How to know when to lead and when to manage - and which one is for you
Even though the terms management and leadership are used interchangeably in the workplace, each has a specific meaning and value that is vital to running an organisation well.
Simply put, leadership is about creating a particular vision for the future while management is necessary to make it happen, says Clint Whyte, who designs and delivers customised leadership development programs to organisations across Australia and Southeast Asia.
"Leadership is more about providing a picture of a better future – a vision – and the ability to effectively communicate this in an inspiring way. It is about creating change," he says
"Management is about resourcing, planning, budgeting, staffing, performance management and implementing an organisation's strategic plans. It is about seeking order and stability."
Clint says that while the idea of leadership can be more fashionable, the reality is that both good leaders and managers are required for an organisation to succeed.
"If you were to ask a group of people if they thought they were either good leaders or good managers, my guess is that most people would claim to be good leaders," he says.
"Leadership is the shiny sports car and management has become the old ute. But the truth is there is a difference between the two and both are required, in balance, for organisations to be effective."
Traditionally, the structure of organisations has been hierarchical, with leaders sitting on top and managers underneath. However, that is starting to change, Clint says.
"The view of leaders and managers in a flatter structure is one many organisations are moving towards. It allows them to better deal with the increasingly complex and uncertain operating environments proliferating across the business landscape."
Flatter structures also help to provide more balance in an organisation, and avoid the risks of concentrating too much on one skill over the other.
"When an organisation is heavy on management over leadership, it fosters bureaucracy and lacks innovation," Clint says.
"But when it goes the other way and an organisation is too heavy on leadership, it suffers from unrealistic aspirations and lacks alignment. Academics such Kotter and Zaleznik have both made this point in Harvard Business Review articles."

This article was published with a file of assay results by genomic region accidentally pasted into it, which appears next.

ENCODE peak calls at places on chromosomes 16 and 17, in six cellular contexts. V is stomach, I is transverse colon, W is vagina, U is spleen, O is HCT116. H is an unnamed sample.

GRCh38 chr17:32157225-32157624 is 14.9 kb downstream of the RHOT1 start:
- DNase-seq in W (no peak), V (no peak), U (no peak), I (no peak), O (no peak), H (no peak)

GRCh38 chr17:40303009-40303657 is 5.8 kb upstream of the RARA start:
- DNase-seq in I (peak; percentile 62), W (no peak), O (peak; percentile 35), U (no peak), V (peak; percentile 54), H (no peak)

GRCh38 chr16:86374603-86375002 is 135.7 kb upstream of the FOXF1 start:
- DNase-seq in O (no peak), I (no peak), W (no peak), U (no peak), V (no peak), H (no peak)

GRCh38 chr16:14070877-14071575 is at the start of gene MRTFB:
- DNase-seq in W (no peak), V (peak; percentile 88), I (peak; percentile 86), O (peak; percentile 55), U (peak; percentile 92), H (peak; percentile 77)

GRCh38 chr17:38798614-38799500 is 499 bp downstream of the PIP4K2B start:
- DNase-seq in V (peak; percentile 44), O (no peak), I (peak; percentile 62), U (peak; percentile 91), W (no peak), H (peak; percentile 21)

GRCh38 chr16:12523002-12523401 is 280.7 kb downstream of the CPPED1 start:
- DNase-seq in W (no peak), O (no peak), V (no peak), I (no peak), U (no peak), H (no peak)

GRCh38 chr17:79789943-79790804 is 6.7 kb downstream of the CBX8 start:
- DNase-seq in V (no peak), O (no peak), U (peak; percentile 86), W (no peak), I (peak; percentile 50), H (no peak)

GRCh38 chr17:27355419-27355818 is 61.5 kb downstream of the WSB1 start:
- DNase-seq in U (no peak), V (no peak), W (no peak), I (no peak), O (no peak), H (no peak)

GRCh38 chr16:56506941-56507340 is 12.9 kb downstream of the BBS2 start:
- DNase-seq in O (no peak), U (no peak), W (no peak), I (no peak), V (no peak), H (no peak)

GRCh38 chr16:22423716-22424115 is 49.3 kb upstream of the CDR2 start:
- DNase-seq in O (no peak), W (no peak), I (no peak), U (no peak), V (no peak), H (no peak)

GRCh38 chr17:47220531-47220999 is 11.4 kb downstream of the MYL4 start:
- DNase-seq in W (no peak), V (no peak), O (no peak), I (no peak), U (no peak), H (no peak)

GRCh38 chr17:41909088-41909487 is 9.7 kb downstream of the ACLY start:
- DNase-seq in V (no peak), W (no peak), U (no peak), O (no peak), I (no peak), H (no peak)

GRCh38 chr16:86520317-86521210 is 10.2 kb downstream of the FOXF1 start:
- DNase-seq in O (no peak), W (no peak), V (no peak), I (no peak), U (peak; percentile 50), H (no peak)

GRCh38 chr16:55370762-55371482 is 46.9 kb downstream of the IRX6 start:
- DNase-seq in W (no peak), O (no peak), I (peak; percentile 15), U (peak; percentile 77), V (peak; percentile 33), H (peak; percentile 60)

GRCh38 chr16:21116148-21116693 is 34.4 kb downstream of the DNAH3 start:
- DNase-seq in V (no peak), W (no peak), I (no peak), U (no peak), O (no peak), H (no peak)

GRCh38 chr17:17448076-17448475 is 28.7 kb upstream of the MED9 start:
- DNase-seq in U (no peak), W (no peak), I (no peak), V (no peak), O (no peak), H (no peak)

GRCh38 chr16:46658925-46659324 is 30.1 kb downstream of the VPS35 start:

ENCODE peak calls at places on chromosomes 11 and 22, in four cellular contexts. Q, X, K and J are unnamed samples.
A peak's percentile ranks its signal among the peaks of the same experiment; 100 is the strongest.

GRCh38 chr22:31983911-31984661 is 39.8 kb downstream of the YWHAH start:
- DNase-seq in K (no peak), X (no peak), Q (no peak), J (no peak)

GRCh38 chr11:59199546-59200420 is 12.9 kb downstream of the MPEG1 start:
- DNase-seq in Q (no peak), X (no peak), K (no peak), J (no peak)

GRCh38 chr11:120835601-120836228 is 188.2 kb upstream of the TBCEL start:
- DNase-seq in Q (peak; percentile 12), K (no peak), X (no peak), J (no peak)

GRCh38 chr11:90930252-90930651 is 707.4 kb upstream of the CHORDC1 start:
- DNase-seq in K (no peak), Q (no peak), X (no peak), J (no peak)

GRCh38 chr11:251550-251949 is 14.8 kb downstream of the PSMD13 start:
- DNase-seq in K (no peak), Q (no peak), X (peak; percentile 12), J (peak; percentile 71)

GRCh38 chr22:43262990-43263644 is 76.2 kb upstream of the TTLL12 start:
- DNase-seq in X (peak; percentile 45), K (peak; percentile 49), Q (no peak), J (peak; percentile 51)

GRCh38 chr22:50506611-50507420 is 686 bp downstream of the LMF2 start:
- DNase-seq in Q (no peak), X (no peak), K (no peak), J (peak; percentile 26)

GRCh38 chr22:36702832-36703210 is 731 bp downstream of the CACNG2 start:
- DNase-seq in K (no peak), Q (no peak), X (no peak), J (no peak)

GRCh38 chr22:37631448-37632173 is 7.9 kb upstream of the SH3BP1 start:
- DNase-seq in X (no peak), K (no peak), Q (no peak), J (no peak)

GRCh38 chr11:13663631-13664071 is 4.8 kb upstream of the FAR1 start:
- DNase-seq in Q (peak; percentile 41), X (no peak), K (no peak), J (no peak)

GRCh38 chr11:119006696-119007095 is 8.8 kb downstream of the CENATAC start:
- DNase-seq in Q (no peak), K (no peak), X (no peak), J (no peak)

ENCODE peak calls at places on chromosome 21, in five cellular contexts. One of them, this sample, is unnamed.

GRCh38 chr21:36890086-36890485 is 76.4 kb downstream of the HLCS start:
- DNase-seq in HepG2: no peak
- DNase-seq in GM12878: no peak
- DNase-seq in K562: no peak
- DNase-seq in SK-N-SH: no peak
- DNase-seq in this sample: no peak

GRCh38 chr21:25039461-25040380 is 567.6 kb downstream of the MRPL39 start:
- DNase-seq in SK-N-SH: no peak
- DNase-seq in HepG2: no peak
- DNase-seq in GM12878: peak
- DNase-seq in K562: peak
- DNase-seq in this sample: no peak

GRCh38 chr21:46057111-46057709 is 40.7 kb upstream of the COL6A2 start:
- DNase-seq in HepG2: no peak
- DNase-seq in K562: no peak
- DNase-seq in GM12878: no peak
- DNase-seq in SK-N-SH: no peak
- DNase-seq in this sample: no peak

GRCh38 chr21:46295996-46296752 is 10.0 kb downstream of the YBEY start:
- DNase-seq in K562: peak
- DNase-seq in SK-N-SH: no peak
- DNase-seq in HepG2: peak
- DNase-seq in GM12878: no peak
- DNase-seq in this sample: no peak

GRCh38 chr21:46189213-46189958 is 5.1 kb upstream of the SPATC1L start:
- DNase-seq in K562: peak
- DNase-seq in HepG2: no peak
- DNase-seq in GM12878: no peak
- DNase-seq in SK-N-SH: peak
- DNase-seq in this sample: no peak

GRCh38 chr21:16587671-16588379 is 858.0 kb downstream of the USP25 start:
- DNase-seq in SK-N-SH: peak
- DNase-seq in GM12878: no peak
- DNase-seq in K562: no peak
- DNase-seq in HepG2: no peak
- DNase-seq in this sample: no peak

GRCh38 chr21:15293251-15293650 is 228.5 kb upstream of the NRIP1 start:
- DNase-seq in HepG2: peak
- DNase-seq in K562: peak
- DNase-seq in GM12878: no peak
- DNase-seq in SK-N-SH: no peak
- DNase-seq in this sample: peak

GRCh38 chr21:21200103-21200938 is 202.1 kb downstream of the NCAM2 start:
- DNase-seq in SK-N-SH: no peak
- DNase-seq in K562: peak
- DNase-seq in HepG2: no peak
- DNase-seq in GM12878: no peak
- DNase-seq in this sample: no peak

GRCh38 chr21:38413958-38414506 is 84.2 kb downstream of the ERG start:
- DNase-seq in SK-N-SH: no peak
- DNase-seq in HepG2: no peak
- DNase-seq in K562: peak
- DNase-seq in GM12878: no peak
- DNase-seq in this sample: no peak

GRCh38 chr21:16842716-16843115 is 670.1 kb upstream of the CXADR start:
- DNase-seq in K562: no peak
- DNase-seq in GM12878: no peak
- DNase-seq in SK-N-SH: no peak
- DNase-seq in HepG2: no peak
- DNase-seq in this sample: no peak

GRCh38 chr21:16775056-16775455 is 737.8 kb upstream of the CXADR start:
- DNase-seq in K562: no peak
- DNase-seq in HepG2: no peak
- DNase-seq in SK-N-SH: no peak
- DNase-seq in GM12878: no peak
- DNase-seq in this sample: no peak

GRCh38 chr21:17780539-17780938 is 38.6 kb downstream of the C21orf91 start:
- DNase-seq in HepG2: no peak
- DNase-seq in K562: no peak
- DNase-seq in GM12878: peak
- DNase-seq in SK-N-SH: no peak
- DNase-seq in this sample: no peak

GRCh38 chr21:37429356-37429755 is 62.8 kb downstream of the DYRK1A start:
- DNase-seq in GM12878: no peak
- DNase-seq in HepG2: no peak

Knowing when to lead and when to manage
A simple exercise with pen and paper can help people understand which skill is needed at different times, and which one they're naturally suited to, says Clint.
"Practically speaking, writing down on paper your wants and challenges and how they relate to one another will reveal to ideas on how to address them," he says.
"This is because humans are hardwired to process thought through the act of writing, which makes writing an essential exercise to developing growth.
"Make sure you write about how your team is developing, actions to take for success, unique styles to manage different people and the culture affecting this, which forms leadership."
People who are naturally better and one skill over the other can still work to get better at the other, but they need to have a clear understanding of what it is they need to do.
"Leaders must continuously develop all aspects of themselves as human beings to be effective," says Clint.
"Particularly, they need to work on their emotional intelligence by recognising their own and other people's emotions and understanding how certain direct or indirect actions will affect their behaviour and decisions.
"Managers, on the other hand, need to hone their skills in planning, problem-solving and the effective allocation of resources."
The most important part of this process, Clint says, is being honest with yourself about which areas you perform well in as well as those in which you need to improve – and then bringing in other people to help you.
"You can always learn new skills, but you'll be more successful if you understand yourself first."
Melbourne Business School offers a wide range of Executive Education programs to boost your management and leadership skills, including customised solutions for organisations facing specific challenges as well as open programs for individuals.